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(Twistle Photo)

Health tech startup Twistle landed $16 million to fund a platform that makes it easier for hospitals to communicate with patients. The Series A funding round was led by Health Enterprise Partners (HEP) and MemorialCare Innovation Fund (MCIF), the venture arm of the MemorialCare Health System.

Health systems use Twistle’s software and app to automate patient communication and education, as well as to gather data. Common applications included sending follow-up information and checking in with patients. The idea is to free up providers from these routine tasks so that they can focus on higher priority work, lowering costs along the way.

The company, headquartered in New Mexico with an office in Seattle, said it would use the new money to fund sales efforts and to invest in human-assisted automation.

“If we want to deliver great care and bend the cost curve in this country, we cannot continue following the status quo,” Twistle’s CEO Kulmeet Singh said in a statement. “We have to use automation to increase the effectiveness of our care teams and find better ways to motivate patients to take ownership of their own health.”

Twistle CEO Kulmeet Singh (Twistle Photo)

Twistle will have to fend off other startups who see opportunities to cut costs in healthcare with this kind of robotic process automation, such as Klara and Voalte. It also faces potential competition from tech giants including Microsoft, which has been creeping into healthcare with patient-facing chatbots and communications platforms for healthcare teams.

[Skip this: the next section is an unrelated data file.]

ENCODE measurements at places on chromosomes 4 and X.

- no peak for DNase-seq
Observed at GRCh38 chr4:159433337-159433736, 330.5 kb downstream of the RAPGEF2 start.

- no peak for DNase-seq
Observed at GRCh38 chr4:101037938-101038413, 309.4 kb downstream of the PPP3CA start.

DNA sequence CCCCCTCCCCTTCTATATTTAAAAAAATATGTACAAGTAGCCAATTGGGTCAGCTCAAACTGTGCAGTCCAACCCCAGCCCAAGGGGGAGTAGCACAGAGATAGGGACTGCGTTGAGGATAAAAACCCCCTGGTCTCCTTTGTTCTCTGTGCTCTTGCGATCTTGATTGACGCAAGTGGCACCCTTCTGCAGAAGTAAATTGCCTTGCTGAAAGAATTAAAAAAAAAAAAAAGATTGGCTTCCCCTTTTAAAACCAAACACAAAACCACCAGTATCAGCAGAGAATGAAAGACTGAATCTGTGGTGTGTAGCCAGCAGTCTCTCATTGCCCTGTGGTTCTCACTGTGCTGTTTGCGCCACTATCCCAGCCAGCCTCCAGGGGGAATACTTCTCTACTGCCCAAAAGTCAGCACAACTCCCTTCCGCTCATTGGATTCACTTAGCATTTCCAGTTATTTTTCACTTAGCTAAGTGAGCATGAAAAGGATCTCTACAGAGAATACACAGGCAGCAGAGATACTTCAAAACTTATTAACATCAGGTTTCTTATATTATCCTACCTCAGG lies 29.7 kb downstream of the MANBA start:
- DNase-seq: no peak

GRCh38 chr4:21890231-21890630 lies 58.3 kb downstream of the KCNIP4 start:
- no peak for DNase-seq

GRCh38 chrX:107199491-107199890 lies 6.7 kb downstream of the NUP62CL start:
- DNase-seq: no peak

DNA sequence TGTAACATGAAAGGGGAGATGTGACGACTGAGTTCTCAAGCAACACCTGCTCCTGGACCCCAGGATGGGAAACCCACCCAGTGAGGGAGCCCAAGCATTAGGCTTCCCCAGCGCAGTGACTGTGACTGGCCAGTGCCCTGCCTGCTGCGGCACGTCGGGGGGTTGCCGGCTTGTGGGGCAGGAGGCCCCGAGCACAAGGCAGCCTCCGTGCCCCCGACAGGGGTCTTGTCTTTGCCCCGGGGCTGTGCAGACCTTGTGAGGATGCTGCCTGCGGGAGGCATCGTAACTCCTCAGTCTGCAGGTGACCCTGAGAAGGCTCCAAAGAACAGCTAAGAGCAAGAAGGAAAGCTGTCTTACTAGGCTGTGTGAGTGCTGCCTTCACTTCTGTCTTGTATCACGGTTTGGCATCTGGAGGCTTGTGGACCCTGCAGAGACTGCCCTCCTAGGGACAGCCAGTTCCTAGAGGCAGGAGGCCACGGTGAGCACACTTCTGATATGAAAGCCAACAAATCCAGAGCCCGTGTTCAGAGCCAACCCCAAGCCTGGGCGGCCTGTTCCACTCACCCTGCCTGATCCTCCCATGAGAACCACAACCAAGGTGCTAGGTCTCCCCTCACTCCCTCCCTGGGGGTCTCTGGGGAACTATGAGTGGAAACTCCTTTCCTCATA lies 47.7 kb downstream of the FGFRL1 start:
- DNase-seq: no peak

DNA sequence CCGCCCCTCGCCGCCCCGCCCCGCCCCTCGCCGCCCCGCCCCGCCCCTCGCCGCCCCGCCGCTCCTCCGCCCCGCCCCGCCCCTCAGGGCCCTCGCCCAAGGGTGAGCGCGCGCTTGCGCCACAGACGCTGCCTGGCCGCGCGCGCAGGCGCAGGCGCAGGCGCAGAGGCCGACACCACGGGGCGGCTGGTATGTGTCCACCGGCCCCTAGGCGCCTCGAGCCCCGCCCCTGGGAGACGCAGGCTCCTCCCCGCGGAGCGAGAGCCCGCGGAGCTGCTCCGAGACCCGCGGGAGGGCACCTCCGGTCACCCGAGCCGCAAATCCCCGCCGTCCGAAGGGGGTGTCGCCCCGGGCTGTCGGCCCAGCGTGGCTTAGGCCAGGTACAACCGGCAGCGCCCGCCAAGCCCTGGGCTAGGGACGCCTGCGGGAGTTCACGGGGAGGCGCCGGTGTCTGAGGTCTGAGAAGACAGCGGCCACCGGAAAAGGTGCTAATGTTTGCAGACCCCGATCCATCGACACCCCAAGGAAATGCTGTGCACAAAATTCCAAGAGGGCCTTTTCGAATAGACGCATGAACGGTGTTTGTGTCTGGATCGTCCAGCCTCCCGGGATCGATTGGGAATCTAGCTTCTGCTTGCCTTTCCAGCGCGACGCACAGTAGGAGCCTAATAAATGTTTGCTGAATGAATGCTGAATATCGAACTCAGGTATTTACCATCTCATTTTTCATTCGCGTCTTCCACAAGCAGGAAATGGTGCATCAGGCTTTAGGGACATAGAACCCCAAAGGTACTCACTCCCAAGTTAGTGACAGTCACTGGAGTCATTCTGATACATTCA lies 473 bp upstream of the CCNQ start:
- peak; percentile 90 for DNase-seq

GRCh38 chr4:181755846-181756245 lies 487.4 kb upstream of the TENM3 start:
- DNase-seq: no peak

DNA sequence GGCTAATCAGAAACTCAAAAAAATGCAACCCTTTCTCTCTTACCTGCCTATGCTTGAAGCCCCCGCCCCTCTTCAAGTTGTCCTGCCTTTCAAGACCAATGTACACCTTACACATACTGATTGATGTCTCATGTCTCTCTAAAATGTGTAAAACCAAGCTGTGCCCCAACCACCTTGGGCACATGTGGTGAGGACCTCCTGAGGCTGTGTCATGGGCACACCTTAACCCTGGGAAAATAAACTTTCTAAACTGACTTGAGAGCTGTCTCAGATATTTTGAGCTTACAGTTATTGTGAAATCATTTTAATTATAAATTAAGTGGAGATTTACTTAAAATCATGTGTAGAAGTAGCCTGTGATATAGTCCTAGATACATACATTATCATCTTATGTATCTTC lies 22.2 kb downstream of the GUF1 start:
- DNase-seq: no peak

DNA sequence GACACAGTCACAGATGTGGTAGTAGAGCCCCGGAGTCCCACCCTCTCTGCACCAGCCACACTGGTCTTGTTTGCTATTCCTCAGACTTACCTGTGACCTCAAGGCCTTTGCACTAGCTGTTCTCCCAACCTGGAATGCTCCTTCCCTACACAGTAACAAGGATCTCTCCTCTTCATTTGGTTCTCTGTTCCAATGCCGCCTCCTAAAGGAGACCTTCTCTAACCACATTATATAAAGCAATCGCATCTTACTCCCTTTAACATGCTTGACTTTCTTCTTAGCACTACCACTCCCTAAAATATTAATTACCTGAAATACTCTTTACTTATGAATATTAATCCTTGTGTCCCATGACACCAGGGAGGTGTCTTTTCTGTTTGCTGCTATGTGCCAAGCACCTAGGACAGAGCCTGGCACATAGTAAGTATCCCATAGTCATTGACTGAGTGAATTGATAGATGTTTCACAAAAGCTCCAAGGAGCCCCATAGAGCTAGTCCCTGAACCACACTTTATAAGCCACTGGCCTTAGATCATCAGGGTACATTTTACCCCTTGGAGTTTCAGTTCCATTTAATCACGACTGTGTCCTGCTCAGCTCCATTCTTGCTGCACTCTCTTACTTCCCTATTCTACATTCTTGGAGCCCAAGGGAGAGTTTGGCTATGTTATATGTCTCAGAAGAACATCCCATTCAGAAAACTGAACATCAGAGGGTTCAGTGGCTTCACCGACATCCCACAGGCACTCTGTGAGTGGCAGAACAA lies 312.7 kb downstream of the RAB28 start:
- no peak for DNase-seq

The startup’s system is also designed to let healthcare systems customize how and where they reach patients, including through the organizations’ own patient portals.

“In our conversations with [healthcare organizations], we hear the priority their executives are assigning to hyper-individualized care plans and asynchronous patient communications,” said Ezra Mehlman, managing partner at HEP. “They see these as the keys to true patient engagement. We have also observed how many of these leaders select Twistle as their solution after rigorous head-to-head contests.”

Earlier this year, Twistle landed a deal with Providence St. Joseph Health to bring its platform to patients undergoing surgery at the healthcare system.

Launched in 2011, the startup has 32 employees with offices in Seattle, Albuquerque, N.M., and Nashville, Tenn. Twistle aims to more than double its staff in the next 18 months.

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